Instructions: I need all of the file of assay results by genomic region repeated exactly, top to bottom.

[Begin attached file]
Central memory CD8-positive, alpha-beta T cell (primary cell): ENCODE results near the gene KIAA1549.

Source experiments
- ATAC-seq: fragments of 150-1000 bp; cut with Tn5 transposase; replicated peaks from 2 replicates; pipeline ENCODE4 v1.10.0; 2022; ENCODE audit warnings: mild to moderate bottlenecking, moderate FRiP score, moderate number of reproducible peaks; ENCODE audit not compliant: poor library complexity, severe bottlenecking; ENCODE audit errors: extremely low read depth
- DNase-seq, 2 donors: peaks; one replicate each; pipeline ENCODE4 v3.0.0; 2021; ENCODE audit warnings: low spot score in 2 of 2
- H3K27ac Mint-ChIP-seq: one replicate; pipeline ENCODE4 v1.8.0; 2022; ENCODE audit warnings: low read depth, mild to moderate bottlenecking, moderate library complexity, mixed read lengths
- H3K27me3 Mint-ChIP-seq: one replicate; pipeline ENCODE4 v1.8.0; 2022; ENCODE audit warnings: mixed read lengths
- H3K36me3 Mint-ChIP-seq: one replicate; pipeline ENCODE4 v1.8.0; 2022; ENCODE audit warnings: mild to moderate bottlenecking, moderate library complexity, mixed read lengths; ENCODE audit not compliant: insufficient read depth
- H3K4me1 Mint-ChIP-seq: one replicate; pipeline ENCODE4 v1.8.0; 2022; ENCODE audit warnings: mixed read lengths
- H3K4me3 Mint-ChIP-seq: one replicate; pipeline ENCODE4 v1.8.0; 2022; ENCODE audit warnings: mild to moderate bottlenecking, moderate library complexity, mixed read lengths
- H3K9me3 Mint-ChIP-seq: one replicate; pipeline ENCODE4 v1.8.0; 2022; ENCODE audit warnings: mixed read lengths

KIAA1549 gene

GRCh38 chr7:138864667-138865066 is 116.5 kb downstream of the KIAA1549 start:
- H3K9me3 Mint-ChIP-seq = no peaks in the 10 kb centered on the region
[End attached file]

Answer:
Central memory CD8-positive, alpha-beta T cell (primary cell): ENCODE results near the gene KIAA1549.

Source experiments
- ATAC-seq: fragments of 150-1000 bp; cut with Tn5 transposase; replicated peaks from 2 replicates; pipeline ENCODE4 v1.10.0; 2022; ENCODE audit warnings: mild to moderate bottlenecking, moderate FRiP score, moderate number of reproducible peaks; ENCODE audit not compliant: poor library complexity, severe bottlenecking; ENCODE audit errors: extremely low read depth
- DNase-seq, 2 donors: peaks; one replicate each; pipeline ENCODE4 v3.0.0; 2021; ENCODE audit warnings: low spot score in 2 of 2
- H3K27ac Mint-ChIP-seq: one replicate; pipeline ENCODE4 v1.8.0; 2022; ENCODE audit warnings: low read depth, mild to moderate bottlenecking, moderate library complexity, mixed read lengths
- H3K27me3 Mint-ChIP-seq: one replicate; pipeline ENCODE4 v1.8.0; 2022; ENCODE audit warnings: mixed read lengths
- H3K36me3 Mint-ChIP-seq: one replicate; pipeline ENCODE4 v1.8.0; 2022; ENCODE audit warnings: mild to moderate bottlenecking, moderate library complexity, mixed read lengths; ENCODE audit not compliant: insufficient read depth
- H3K4me1 Mint-ChIP-seq: one replicate; pipeline ENCODE4 v1.8.0; 2022; ENCODE audit warnings: mixed read lengths
- H3K4me3 Mint-ChIP-seq: one replicate; pipeline ENCODE4 v1.8.0; 2022; ENCODE audit warnings: mild to moderate bottlenecking, moderate library complexity, mixed read lengths
- H3K9me3 Mint-ChIP-seq: one replicate; pipeline ENCODE4 v1.8.0; 2022; ENCODE audit warnings: mixed read lengths

KIAA1549 gene

GRCh38 chr7:138864667-138865066 is 116.5 kb downstream of the KIAA1549 start:
- H3K9me3 Mint-ChIP-seq = no peaks in the 10 kb centered on the region